This case has provided an opportunity for the legal fraternity to look into the reasons causing the consistent practice of Pre-Vaginum examination which encroach on multiple rights of women under Article 21[13].The two-finger test and its interpretation violate the right of rape survivors to privacy, physical and mental integrity, and dignity[14]. It is also positive to decide that those who conduct a two-finger test are to be held guilty of ‘misconduct’. Following the Verma Committee report the Ministry of Health and Family Welfare issued guidelines to be followed while examining sexual assault survivors. Section 53A of the Indian Evidence Act, of 1872[15] was also amended to declare that the past sexual character of a woman is immaterial in determining her consent in sexual offenses.

It is evident that even after issuing stringent guidelines and amending laws the failure lies in executing the provisions. Due to a lack of implementation society is still facing the sexiest practice of the two-finger test. Social activists term such tests as the re-rape of a woman. We could have derived an example from that of the UK government which imposes a 5-year custodial sentence with an unlimited fine on performing a two-finger test. The bench could have used the opportunity to tighten the loose thread. The court merely addressed the issue in its parking remarks of the judgment rather than transverse an extra mile regarding its implementation.

The court also discussed the admissibility of the dying declaration. When every hope in the world is gone one’s mind is intended to say the truth. Cases of rape will be there but sometimes there will not be sufficient evidence to prove it. This is where evidence in the form of a dying declaration comes into play. Not only did the apex court positively decide regarding the admissibility of the dying declaration it also corrected the erroneous decision made by the High Court which relied on Moti Singh v. State of Uttar Pradesh[16]. Justice has once again been restored but the loose ends still exist.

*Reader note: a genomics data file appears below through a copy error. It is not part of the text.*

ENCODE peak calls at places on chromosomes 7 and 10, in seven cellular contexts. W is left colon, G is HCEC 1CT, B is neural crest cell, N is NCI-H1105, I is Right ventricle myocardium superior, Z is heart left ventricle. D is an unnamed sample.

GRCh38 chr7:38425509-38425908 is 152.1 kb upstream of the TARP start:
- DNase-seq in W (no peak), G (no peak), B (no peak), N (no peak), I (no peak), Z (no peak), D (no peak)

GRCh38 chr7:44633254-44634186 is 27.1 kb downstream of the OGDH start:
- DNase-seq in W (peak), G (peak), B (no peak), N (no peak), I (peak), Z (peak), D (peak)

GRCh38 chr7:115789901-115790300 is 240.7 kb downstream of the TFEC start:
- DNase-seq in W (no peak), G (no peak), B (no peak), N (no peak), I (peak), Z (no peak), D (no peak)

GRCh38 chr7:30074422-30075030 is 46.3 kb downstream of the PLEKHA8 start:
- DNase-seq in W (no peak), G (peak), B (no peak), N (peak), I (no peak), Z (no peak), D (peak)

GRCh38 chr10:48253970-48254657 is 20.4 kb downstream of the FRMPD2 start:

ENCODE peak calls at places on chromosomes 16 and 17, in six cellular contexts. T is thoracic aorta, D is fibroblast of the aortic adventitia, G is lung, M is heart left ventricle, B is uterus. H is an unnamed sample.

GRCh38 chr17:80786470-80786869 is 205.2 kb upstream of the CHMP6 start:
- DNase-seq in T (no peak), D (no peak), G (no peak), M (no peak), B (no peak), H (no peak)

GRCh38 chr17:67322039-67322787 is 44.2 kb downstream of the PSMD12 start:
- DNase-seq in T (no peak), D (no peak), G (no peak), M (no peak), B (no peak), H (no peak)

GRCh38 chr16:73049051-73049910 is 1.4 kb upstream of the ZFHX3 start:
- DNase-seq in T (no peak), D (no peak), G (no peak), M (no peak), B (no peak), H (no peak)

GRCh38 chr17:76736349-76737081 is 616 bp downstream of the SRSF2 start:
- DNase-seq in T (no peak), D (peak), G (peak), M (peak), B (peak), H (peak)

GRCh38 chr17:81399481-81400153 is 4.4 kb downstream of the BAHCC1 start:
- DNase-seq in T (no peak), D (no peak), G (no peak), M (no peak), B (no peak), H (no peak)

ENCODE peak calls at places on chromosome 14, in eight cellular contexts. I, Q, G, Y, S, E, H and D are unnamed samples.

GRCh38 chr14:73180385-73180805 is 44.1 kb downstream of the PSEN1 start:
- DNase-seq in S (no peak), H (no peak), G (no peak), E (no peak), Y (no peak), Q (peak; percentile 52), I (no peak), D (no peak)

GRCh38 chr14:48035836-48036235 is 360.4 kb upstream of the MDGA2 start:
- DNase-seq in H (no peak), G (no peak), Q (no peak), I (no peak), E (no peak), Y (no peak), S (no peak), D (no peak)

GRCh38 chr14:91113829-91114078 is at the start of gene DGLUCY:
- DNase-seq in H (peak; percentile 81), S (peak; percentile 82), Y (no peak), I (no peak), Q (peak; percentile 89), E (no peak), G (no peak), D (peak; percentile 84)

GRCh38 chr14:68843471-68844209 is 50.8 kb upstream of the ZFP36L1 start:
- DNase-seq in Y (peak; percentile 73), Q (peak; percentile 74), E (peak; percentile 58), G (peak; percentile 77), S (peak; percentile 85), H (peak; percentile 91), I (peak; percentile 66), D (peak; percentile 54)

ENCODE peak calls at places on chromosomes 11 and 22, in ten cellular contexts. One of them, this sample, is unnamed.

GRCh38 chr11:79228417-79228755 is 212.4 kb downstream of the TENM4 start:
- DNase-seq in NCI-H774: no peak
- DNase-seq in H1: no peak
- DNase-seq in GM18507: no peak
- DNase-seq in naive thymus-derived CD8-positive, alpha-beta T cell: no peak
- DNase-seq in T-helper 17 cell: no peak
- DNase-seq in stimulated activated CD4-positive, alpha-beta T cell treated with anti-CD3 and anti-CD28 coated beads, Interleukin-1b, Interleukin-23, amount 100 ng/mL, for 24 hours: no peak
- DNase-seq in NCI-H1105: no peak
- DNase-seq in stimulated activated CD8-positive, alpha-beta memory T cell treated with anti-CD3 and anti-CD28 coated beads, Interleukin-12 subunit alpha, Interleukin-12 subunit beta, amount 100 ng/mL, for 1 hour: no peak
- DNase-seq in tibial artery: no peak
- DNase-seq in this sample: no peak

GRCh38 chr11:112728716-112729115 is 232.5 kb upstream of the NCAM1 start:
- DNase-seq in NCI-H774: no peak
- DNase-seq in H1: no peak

[1] INDIA CONSTI. art. 136.

[2]The State of Jharkhand v. Shailendra Kumar Rai @ Pandav Rai, 2022 SCC Online SC 1494

[3]The State of Jharkhand v. Shailendra Kumar Rai @ Pandav Rai, 2022 SCC Online SC 1494

[4]Supra note 4

[5]State of Karnataka v. Shariff (2003) 2 SCC 473; Bhagirath v. State of Haryana (1997) 1 SCC 481

[6]Khushal Rao v. State of Bombay AIR 1958 SC 22

[7]Ram Bihari Yadav v. State of Bihar (1998) 4 SCC 517

[8]Suriendra Kumar v. State of Punjab (2012) SCC 120

[9]The State of Jharkhand v. Shailendra Kumar Rai @ Pandav Rai, 2022 SCC Online SC 1494

[10]Supra note 11

[11]State of Uttar Pradesh v. Ram Sagar Yadav (1985) 1 SCC 552

[12]Supra note 11

[13]INDIA CONSTI .art. 21

[14]Lillu v. State of Haryana (2013) 14 SCC 643

[15]Indian Evidence Act,1872,No.1,Acts of Parliament,1872

[16] Moti Singh v. State of Uttar Pradesh AIR 1964 SC 900